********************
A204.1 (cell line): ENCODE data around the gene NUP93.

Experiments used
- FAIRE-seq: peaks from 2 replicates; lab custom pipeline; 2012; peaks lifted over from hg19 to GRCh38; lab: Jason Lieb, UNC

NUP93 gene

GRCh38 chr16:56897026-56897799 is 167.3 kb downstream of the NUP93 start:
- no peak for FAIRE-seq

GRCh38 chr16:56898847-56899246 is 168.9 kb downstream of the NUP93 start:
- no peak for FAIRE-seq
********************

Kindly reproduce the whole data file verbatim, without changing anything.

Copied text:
A204.1 (cell line): ENCODE data around the gene NUP93.

Experiments used
- FAIRE-seq: peaks from 2 replicates; lab custom pipeline; 2012; peaks lifted over from hg19 to GRCh38; lab: Jason Lieb, UNC

NUP93 gene

GRCh38 chr16:56897026-56897799 is 167.3 kb downstream of the NUP93 start:
- no peak for FAIRE-seq

GRCh38 chr16:56898847-56899246 is 168.9 kb downstream of the NUP93 start:
- no peak for FAIRE-seq